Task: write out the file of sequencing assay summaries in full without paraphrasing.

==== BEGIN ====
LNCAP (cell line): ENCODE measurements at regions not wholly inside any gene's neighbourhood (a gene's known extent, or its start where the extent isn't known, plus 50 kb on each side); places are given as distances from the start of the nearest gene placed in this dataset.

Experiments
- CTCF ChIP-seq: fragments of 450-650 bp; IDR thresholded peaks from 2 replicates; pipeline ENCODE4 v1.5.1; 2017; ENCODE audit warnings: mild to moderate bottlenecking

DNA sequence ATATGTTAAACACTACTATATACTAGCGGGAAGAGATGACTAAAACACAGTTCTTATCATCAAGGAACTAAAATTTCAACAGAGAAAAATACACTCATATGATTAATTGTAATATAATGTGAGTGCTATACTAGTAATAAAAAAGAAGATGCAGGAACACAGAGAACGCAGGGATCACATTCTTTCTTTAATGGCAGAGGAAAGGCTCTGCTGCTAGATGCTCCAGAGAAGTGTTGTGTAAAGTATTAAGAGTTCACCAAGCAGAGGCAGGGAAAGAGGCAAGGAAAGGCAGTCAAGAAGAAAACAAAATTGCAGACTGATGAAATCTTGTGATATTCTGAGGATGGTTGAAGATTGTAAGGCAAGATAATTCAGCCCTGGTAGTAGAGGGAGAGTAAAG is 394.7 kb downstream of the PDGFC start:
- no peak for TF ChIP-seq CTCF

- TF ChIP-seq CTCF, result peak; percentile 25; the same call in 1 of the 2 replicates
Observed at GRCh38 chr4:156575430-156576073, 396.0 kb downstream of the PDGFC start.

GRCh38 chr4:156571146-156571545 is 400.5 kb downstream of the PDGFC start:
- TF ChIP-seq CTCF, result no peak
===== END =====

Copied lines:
LNCAP (cell line): ENCODE measurements at regions not wholly inside any gene's neighbourhood (a gene's known extent, or its start where the extent isn't known, plus 50 kb on each side); places are given as distances from the start of the nearest gene placed in this dataset.

Experiments
- CTCF ChIP-seq: fragments of 450-650 bp; IDR thresholded peaks from 2 replicates; pipeline ENCODE4 v1.5.1; 2017; ENCODE audit warnings: mild to moderate bottlenecking

DNA sequence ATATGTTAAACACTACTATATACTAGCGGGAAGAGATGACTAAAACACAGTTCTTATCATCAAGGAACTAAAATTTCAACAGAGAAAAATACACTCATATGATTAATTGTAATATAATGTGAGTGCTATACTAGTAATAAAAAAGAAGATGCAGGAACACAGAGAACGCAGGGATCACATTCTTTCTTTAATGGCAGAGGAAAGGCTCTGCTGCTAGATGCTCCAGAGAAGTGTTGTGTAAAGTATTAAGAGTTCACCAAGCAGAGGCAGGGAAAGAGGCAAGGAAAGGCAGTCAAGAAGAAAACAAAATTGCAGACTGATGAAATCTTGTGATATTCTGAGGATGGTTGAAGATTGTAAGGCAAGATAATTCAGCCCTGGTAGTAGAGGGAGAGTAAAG is 394.7 kb downstream of the PDGFC start:
- no peak for TF ChIP-seq CTCF

- TF ChIP-seq CTCF, result peak; percentile 25; the same call in 1 of the 2 replicates
Observed at GRCh38 chr4:156575430-156576073, 396.0 kb downstream of the PDGFC start.

GRCh38 chr4:156571146-156571545 is 400.5 kb downstream of the PDGFC start:
- TF ChIP-seq CTCF, result no peak